Cascina Torchiera is a historic 'cascina a corte' (farmhouse) of Milan, Italy, dating back to the first half of the 14th century. It is located in Zone 8, adjacent to the Maggiore cemetery, in the Musocco/Garegnano district, and qualifies as one of the oldest surviving cascine within the city boundaries. The cascina is formally the property of the Comune di Milano city administration, but has been a squatted autonomous social centre since the 1990s.
The cascina has undergone several transformations over the centuries. The original building dates back to the 14th century; at the time, it was located in the middle of a large rural area. The name "torchiera" may be a reference to an olive press ("torchio" in Italian) or the manufacturing of hemp rope ("torcitura"). The Mailänder Kataster (an 18th-century cadastre of Milan), reports cultivations of barley and mulberry in the land that surrounded the cascina.
Historically a property of the clergy of the nearby Garegnano Charterhouse, the cascina and the surrounding land (including the Maggiore cemetery) were ceded to the Comune di Milano in 1888. Part of the building was demolished to create a large open space at the entrance of the cemetery; as a consequence, the cascina is now L-shaped, having lost the original square-yarded structure that is typical of cascine. After becoming a property of the Comune, the cascina was adapted for diverse uses such as craft workshops, small shops, and a local seat of the Italian Socialist Party; nevertheless, it was never properly maintained and restored. Eventually there was structural subsidence and a large portion of the roof collapsed.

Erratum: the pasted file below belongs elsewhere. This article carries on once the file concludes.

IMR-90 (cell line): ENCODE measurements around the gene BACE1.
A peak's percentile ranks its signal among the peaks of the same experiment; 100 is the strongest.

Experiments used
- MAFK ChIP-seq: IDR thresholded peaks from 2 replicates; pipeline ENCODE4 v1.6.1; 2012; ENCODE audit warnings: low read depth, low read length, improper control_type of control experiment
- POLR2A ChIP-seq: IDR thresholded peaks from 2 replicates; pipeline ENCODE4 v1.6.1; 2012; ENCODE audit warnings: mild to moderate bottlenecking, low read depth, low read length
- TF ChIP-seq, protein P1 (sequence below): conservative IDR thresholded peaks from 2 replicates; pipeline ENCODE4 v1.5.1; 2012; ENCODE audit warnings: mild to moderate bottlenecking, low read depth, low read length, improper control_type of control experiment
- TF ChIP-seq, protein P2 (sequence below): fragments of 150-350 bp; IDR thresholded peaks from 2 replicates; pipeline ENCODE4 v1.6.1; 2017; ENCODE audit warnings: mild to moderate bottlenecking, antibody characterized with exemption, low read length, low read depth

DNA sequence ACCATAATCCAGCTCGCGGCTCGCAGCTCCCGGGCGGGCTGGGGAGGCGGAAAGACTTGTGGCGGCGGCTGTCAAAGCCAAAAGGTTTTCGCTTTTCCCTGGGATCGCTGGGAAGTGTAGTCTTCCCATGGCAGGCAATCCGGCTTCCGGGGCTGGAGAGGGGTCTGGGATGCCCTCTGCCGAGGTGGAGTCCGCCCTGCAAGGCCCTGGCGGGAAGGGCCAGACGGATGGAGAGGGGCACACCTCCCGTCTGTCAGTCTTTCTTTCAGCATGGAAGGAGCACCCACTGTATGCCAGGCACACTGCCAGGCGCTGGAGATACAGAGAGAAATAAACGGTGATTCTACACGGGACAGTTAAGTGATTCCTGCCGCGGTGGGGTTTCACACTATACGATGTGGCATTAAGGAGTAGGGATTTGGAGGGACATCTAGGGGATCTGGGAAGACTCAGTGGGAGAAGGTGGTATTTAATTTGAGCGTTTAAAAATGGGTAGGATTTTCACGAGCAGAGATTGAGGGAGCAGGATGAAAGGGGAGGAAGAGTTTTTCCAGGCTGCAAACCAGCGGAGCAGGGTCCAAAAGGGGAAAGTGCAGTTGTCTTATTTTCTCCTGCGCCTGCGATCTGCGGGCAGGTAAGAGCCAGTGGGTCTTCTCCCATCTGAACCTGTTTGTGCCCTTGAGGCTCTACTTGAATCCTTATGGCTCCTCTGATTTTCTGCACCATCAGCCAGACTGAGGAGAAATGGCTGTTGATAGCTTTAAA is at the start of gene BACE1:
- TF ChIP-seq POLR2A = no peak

In 1992, the cascina was occupied and turned into an "anti-fascist, anti-racist and anti-authoritarian" squatted social centre, known as Cascina Autogestita Torchiera SenzAcqua. The center remains active, despite sporadic attempts by Milan's administration to dismantle it or to sell the property. In fact, the "SenzAcqua" ("WithoutWater") word in the name is a reference to the fact that, in one such attempt, the city shut down the water supply to the cascina, a situation that persists today.
Volunteers from the social centre have been restoring the building since 1994. Social activities in the cascina include theatrical representations, musical events, and Italian language classes for foreigners.
- (in Italian) Breve storia della Cascina Torchiera
- (in Italian) In vendita gli immobili del comune
- (in Italian) Alberto di Monte, Torchiera e Merlata: due cascine milanesi nell'Expo della postmodernità, pp. 27-39
- Cognetti, Francesca; Cottino, Paolo (2010). "Developers of a different city: New forms of community in laissez faire Milan". City: Analysis of Urban Trends, Culture, Theory, Policy, Action. 7 (2): 227–235. doi:10.1080/13604870320001366787.
- (in Italian) Libertari cazzuola alla mano